JewishGen Discussion Group #JewishGen David Hirsch to speak in San Diego #general

Roberta Berman <rbrta@...>
 

David Hirsch, the Jewish and Middle Eastern Studies bibliographer at the
UCLA Research Library will be speaking at the next meeting of the San Diego
Jewish Genealogical Society.

He will discuss the different resources available in academic libraries
such as encyclopedias, directories, gazetteers, Yizkor books, indexes, etc.
that might be useful for a Jewish genealogist. He will also discuss the
resources in many different languages: Hebrew, Yiddish, Spanish, Russian,
German, etc. that are available at UCLA.

Sunday, March 13th, 1:00 P.M.

Lawrence Family Jewish Community Center, Senior Activity Room
4126 Executive Drive, La Jolla, CA

Non-members $3.00

Roberta Berman
SDJGS

Researching: CHAMEIDES, ROTTENSTREICH.


Full Day Genealogy Seminar, Basics and Beyond, Sunday April 3, 2005 in NYC #general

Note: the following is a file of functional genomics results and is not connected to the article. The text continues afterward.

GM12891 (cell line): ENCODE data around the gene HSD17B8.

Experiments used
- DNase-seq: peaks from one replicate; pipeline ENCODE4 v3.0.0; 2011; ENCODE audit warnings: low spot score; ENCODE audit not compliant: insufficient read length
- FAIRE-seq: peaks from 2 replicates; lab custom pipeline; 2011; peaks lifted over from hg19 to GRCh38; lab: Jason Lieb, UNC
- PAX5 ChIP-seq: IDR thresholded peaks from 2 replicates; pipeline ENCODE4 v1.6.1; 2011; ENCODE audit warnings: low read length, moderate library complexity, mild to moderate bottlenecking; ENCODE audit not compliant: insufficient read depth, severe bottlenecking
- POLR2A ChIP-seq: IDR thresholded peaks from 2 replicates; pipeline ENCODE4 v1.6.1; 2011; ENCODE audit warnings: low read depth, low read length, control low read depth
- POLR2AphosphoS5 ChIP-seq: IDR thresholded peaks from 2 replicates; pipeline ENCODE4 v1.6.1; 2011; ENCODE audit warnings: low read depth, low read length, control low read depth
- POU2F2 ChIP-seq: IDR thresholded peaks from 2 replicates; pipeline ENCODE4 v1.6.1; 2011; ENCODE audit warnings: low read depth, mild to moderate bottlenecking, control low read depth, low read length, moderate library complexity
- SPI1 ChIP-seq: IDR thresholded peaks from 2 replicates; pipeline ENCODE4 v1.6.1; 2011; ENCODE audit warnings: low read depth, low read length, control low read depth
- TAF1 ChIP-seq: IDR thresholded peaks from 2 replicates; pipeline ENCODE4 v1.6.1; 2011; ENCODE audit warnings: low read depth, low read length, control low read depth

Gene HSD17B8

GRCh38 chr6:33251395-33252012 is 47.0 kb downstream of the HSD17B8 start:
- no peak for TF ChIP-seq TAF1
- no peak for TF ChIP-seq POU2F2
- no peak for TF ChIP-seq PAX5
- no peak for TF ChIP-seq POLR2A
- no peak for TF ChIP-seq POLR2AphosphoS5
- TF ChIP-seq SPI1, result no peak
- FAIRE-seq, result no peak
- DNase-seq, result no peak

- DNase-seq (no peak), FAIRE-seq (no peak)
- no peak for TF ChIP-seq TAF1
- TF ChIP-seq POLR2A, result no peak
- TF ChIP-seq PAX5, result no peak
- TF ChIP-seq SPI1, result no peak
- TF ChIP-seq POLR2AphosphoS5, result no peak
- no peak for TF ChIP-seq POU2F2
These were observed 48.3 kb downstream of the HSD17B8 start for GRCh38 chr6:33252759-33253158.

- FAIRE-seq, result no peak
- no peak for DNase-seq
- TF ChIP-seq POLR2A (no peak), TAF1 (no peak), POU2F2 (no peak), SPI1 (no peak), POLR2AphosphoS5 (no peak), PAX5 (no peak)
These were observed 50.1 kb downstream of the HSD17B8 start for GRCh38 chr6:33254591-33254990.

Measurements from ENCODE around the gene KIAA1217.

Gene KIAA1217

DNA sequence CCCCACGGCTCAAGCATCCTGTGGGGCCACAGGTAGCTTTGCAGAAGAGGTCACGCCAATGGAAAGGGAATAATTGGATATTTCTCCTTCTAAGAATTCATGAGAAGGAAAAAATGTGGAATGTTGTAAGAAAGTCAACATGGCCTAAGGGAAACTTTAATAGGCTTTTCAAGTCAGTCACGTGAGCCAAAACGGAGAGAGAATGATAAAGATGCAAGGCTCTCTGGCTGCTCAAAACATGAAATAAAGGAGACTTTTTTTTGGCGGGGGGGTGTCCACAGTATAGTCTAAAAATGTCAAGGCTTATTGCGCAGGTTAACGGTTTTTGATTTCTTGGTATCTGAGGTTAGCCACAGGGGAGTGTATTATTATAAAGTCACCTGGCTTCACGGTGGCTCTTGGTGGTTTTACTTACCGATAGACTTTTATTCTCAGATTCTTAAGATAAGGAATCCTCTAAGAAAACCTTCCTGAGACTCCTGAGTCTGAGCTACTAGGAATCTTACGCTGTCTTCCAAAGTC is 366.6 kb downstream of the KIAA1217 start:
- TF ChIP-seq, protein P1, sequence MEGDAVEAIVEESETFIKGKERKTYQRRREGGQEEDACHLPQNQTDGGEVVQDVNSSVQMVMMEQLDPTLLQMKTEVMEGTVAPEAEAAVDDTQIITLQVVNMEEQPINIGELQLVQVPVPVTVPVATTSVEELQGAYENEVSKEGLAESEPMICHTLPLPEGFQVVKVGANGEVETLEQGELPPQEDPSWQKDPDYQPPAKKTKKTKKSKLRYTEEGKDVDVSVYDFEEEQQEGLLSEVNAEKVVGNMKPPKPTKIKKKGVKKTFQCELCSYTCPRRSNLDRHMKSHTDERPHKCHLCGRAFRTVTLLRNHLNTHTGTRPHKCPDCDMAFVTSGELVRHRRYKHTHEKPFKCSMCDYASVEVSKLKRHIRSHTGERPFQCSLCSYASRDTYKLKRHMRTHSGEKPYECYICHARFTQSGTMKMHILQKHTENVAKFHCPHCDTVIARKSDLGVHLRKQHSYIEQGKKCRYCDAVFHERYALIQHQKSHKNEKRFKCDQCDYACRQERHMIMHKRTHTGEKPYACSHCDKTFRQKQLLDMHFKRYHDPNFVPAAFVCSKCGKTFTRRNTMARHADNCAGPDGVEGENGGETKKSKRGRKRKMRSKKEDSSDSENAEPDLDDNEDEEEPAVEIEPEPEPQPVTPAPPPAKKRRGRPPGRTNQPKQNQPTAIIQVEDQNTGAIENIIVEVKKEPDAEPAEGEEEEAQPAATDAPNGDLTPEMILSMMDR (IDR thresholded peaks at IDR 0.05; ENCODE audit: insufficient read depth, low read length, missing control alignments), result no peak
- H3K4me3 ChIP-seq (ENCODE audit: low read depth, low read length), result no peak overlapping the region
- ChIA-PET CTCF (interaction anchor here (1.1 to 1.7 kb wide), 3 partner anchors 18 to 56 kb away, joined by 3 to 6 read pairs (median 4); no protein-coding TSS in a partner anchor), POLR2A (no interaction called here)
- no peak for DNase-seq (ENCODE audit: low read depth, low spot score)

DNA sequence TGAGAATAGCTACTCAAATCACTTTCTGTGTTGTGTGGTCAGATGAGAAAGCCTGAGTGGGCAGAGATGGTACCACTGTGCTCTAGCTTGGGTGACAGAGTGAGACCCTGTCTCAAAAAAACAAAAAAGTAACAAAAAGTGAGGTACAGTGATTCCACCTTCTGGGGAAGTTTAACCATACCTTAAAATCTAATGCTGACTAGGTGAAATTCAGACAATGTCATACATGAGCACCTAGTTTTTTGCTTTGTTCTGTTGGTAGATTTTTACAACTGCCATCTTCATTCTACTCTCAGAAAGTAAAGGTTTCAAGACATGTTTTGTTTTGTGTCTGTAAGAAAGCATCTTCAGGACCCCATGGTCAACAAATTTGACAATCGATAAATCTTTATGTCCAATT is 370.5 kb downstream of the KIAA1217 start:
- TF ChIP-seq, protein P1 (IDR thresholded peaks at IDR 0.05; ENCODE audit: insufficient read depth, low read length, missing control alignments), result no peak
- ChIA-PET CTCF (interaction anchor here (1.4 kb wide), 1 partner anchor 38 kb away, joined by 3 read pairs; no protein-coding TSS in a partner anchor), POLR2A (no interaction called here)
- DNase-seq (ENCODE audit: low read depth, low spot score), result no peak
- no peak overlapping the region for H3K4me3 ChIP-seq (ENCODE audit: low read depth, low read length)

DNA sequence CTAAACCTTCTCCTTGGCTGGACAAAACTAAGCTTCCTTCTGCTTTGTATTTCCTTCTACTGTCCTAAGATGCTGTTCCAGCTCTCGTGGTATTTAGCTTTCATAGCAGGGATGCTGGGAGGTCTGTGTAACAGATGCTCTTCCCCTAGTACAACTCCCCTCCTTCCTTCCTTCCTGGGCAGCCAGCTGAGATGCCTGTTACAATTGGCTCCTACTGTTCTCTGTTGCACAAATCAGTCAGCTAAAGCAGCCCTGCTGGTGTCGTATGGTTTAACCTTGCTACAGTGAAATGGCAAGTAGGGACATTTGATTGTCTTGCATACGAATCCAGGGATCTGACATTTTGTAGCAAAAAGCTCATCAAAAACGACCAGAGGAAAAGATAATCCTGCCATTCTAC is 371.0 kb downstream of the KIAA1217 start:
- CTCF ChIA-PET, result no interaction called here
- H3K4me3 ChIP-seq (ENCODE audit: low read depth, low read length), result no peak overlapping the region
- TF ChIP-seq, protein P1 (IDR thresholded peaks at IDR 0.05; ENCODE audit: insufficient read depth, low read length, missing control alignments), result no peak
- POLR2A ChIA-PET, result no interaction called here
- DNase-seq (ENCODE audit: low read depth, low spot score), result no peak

Jewish Genealogical Society <jgs@...>
 

The Jewish Genealogical Society (New York) is pleased to announce its
Basics & Beyond full-day seminar on Sunday April 3, 2005 at the Center
for Jewish History, 15 West 16th Street, NYC. Early registration ends
March 18, 2005. Space is limited -- advance registration is
recommended.

The following is an outline of the program:

Naturalizations & Draft Records (Lucille Gudis, co-chair 2006
Interantional Conference on Jewish Genealogy, co-chair 1999 Conference
and NARA volunteer)

Beginner's Workshop (Jordan Auslander, compiler of the recently
published, A Genealogical Gazetteer of the Kingdon of Hungary)

Vital Records (Debra Braverman, professional genealogist and member of
the APG)

Genealogical Treasures at YIVO (Estelle Guzik, editor, Genealogical
Resources in New York and former JGS President)

Court Records (Bruce Abrams, Archivist, NY County Clerk's Office, Old
Records Division)